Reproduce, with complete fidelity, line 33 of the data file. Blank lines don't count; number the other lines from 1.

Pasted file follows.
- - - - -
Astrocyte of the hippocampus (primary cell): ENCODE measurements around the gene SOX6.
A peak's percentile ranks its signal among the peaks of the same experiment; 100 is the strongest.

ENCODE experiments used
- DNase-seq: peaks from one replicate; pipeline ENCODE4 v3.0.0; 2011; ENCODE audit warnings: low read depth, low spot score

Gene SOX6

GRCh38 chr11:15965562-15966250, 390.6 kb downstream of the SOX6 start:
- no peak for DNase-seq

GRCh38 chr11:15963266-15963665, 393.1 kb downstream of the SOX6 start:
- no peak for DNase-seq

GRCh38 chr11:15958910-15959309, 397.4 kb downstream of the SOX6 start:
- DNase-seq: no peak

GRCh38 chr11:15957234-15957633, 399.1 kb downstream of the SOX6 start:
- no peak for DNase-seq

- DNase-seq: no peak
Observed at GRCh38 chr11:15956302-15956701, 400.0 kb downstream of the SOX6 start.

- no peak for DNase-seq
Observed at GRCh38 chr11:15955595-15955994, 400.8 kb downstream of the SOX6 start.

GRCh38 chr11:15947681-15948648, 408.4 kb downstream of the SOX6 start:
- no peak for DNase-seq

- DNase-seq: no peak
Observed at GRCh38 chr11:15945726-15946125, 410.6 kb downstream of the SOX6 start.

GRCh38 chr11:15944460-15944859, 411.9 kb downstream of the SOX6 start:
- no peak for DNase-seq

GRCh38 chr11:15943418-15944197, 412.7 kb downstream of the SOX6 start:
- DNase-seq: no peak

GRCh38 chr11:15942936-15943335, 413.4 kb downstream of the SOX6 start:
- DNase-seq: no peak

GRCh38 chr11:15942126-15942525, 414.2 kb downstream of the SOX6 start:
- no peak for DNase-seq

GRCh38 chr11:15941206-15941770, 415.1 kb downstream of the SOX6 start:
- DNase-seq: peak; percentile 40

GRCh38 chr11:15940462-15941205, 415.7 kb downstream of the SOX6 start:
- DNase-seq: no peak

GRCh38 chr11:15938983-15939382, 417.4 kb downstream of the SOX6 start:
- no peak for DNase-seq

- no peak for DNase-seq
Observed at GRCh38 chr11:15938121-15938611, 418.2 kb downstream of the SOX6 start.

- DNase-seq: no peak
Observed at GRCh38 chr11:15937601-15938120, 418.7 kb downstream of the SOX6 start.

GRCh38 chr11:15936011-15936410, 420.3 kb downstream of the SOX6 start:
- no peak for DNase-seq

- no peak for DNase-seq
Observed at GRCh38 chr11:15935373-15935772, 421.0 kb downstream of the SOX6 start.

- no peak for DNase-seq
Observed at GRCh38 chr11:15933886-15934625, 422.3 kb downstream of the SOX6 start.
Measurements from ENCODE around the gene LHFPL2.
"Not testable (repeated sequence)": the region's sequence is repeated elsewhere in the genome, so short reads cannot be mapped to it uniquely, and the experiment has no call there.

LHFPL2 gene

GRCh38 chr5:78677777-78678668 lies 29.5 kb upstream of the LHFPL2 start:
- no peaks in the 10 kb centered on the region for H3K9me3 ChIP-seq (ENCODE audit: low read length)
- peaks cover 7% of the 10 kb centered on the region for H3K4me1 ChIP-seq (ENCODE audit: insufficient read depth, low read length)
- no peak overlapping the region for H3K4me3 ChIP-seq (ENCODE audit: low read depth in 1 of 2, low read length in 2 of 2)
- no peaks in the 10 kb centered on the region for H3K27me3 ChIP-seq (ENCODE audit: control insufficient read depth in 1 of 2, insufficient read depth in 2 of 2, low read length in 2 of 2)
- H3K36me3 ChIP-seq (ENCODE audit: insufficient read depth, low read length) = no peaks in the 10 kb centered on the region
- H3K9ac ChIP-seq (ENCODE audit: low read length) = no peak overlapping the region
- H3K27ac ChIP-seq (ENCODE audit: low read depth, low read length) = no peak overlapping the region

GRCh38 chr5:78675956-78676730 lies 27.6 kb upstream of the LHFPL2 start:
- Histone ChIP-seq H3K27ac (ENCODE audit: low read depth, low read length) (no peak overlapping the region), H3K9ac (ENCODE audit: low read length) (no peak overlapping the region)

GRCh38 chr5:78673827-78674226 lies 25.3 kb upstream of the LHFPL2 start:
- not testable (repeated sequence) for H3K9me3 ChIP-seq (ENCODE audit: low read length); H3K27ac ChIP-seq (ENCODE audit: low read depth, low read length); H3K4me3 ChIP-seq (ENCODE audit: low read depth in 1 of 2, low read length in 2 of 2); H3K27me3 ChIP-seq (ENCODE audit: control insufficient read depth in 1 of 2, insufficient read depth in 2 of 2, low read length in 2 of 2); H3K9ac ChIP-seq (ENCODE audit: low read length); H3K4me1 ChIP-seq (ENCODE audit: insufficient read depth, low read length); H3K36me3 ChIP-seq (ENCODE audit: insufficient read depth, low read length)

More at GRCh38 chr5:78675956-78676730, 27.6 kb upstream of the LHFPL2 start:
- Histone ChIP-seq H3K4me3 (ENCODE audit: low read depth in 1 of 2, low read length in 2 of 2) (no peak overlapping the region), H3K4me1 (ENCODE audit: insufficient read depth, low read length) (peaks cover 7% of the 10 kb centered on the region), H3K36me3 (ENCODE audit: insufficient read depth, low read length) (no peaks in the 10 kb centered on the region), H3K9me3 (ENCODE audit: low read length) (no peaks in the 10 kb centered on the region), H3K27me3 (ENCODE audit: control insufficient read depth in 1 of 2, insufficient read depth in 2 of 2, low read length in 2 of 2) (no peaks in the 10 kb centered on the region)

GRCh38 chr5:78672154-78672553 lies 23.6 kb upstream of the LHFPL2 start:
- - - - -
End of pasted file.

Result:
- DNase-seq: no peak